K.R. Shriram of the Bombay High Court recently passed an order refusing interim injunction to halt the worldwide release of Netflix series ‘Betaal’. Sameer Wadekar and Mahesh Goswami, filed a copyright infringement plea against Red Chilies Entertainment and Netflix. The writers claim that the producers have plagiarized their original story ‘Vetaal’.
Brief Facts of the Case
The plaintiffs are screenwriters registered with Screen Writers Association. They had penned VETAAL way back in 2013-2014 and got it registered in 2015. Sameer Wadekar had shared his script with different producers but it was a failed effort. Subsequently, in May 2020 Wadekar came across the trailer of Netflix’s Betaal on Youtube. He claimed that in the 146 seconds trailer he found 13 similarities between Netflix’s Betaal and his Vetaal. Hence, he approached the Court with infringement and plagiarism action. Meanwhile, a plea for interim injunction was made against releasing Betaal for worldwide viewership.
The Order and it’s Analysis
The judge dismissed the plea based on three primary reasons:
First, the Court asked whether the defendants had access to the plaintiff’s work in order to copy it. According to the plaintiff, Vetaal is a work of fiction and ‘absolutely original’. The plaintiff did not have direct communication with the defendants. However, he had shared his work with a number of producers including one Wilson Louis who claimed to have ‘some connections at Netflix.’ In cases of unpublished work, it is required to establish how the defendants got hold of the plaintiff’s work. However, in today’s day and age sharing information is easy. When there is compelling evidence of infringement, the link should be pursued aggressively.
Delay in filing the suit
Second, the Ld. Judge questioned the delay and latches in filing the suit. The plaintiff argued that he did not know about the web-series until the release of trailer in May 2020. The defendants claimed that they had run several print and online publications of general readership and popular to the trade and business of movies and general entertainment. These publications contained reports airing an original web-series called BETAAL with a description of a web-series in those articles.
The publications were made in mid 2019, leaving the plaintiff considerable amount of time to file suit. Delay in filing infringement suit, especially in cases of cinematography, has been an important factor for rejecting claim.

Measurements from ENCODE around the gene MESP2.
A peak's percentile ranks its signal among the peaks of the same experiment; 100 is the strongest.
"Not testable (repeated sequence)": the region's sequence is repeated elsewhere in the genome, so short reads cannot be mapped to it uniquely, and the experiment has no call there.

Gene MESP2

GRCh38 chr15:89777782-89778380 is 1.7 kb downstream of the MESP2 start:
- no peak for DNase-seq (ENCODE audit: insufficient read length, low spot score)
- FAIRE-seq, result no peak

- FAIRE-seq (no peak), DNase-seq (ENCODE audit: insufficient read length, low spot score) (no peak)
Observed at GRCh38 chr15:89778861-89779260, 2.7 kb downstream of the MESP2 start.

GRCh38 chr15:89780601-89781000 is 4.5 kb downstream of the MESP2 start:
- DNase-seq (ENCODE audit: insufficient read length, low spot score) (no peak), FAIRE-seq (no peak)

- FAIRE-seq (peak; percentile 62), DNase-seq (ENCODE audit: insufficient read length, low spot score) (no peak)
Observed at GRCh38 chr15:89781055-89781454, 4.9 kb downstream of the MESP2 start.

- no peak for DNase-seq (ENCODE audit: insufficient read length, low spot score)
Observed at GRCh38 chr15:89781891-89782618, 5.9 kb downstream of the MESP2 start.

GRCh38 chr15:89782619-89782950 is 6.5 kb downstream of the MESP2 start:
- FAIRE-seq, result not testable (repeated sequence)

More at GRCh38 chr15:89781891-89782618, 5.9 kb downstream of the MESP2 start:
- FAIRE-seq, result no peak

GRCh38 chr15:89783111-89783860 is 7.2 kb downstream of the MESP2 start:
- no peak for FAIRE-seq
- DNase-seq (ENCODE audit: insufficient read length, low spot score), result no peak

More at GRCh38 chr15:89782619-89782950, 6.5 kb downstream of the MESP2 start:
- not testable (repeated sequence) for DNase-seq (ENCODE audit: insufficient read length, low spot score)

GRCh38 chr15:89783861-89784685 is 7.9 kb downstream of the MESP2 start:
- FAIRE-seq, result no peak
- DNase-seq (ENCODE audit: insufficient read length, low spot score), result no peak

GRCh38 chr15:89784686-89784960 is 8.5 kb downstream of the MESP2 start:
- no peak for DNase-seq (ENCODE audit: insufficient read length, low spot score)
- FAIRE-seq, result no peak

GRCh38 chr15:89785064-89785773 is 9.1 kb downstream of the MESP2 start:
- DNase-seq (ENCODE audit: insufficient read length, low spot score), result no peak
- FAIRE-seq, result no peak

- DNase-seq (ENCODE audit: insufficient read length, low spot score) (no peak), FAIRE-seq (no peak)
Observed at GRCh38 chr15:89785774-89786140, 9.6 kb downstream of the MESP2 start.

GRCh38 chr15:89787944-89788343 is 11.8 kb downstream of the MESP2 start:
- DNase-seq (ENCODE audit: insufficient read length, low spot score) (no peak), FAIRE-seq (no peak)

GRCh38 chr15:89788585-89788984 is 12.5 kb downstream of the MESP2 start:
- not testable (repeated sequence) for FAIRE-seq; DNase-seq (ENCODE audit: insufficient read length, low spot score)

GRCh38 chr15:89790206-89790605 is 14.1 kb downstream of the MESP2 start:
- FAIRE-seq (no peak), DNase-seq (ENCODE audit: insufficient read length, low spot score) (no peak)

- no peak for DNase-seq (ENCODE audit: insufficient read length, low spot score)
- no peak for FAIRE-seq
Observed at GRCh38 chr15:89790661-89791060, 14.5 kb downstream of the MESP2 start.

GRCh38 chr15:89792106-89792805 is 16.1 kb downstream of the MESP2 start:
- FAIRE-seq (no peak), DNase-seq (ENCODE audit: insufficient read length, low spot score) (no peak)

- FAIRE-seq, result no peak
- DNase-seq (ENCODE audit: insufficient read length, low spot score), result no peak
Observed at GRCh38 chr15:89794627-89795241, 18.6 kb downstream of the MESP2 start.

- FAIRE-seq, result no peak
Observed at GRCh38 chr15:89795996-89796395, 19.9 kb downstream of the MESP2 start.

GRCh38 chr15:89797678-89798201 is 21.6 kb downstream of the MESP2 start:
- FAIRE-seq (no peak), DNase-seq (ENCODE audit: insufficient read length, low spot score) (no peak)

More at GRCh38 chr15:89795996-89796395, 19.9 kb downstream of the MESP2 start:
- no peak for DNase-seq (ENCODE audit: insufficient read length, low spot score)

Support of Case laws
In the case of Kanungo Media (P) Ltd., vs Rgv Film Factory And Others the Delhi High Court rejected the plaintiff’s plea for injunction on grounds of acquiescence that stems from delay and latches. The Court had further held that delay in these types of cases is particularly fatal for both the parties involved. It sabotages the money and time spent by the defendants and gives a secondary meaning to the defendants work.
On the other hand, in Midas Hygiene Industries (P) Ltd. vs. Sudhir Bhatia the Court held that mere delay in filing suit is not sufficient to dismiss interim injunction. The Courts have also safeguarded the rights of the plaintiff on making a compelling case without granting interim injunction.
In the case of Saregama India Ltd v Balaji Telefilms Ltd. & Ors, the plaintiff made a compelling copyright infringement case of its song ‘ui amma ui amma’ in the movie Dirty Picture. The Court allowed the release of movie on payment of 20 million to the plaintiff. However, the assumption of plaintiff’s knowledge based on publications of a four-liner description in online and print form needs deeper pondering.
Scènes à faire
In the third and final point, J. Shriram alludes to Vetalam, a story prevalent in Hindu Mythology because of the phonetic similarity with Betaal. The Ld. Judge gives a brief description of the story of Vikramaditya and Vetaal. The plaintiff has not claimed trademark infringement in the title; his contention is with the content.
The judge could also have considered the doctrine of scènes à faire. The doctrine refers to characters, places, story elements, language, etc, which are standard to some general theme or topic, and are often an indispensable part of that theme or topic. Such concepts are not copyright protected. For e.g. in the case RG Anand v. M/s Deluxe Films the Supreme Court held there is a set method of dealing with the theme of provincialism, and there can be no copyright over that theme.
Therefore, a question of infringement does not even arise. The story in the order does not seem analogous to the mythological stories of King Vikramaditya and Vetaal/ Betaal. The brief explanation of Hindu Mythology by judge has left room for speculation. It would have been helpful if similarities were drawn between the three stories involved. However, rejection based on mere similarities would impede the idea/expression dichotomy ubiquitous to copyright law.
From the Order it is evident that importance was given to factors like how and when instead of the actual infringement. The similarities, as claimed by the plaintiff were not discussed at all. The Order overlooked idea/expression dichotomy, which is very significant in infringement cases. The Order ought to have made a detailed study into the infringement aspect before giving permission to proceed for worldwide release.
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